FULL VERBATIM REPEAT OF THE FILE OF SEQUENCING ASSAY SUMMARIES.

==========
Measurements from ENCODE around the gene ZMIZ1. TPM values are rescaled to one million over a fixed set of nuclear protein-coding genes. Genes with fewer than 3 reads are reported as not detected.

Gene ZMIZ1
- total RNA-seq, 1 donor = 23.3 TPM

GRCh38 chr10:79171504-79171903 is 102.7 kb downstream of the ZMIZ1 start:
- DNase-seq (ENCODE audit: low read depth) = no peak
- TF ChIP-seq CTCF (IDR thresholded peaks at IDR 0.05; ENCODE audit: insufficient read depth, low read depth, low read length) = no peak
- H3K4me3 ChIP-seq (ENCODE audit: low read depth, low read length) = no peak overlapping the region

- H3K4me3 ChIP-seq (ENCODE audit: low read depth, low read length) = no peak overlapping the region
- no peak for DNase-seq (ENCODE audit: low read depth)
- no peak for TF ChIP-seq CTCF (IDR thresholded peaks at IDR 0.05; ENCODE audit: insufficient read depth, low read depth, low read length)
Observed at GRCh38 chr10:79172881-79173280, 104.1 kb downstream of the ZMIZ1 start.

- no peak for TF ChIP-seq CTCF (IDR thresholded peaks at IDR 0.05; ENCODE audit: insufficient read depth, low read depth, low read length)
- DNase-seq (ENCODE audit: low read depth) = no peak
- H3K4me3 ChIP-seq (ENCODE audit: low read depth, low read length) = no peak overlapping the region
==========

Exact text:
Measurements from ENCODE around the gene ZMIZ1. TPM values are rescaled to one million over a fixed set of nuclear protein-coding genes. Genes with fewer than 3 reads are reported as not detected.

Gene ZMIZ1
- total RNA-seq, 1 donor = 23.3 TPM

GRCh38 chr10:79171504-79171903 is 102.7 kb downstream of the ZMIZ1 start:
- DNase-seq (ENCODE audit: low read depth) = no peak
- TF ChIP-seq CTCF (IDR thresholded peaks at IDR 0.05; ENCODE audit: insufficient read depth, low read depth, low read length) = no peak
- H3K4me3 ChIP-seq (ENCODE audit: low read depth, low read length) = no peak overlapping the region

- H3K4me3 ChIP-seq (ENCODE audit: low read depth, low read length) = no peak overlapping the region
- no peak for DNase-seq (ENCODE audit: low read depth)
- no peak for TF ChIP-seq CTCF (IDR thresholded peaks at IDR 0.05; ENCODE audit: insufficient read depth, low read depth, low read length)
Observed at GRCh38 chr10:79172881-79173280, 104.1 kb downstream of the ZMIZ1 start.

- no peak for TF ChIP-seq CTCF (IDR thresholded peaks at IDR 0.05; ENCODE audit: insufficient read depth, low read depth, low read length)
- DNase-seq (ENCODE audit: low read depth) = no peak
- H3K4me3 ChIP-seq (ENCODE audit: low read depth, low read length) = no peak overlapping the region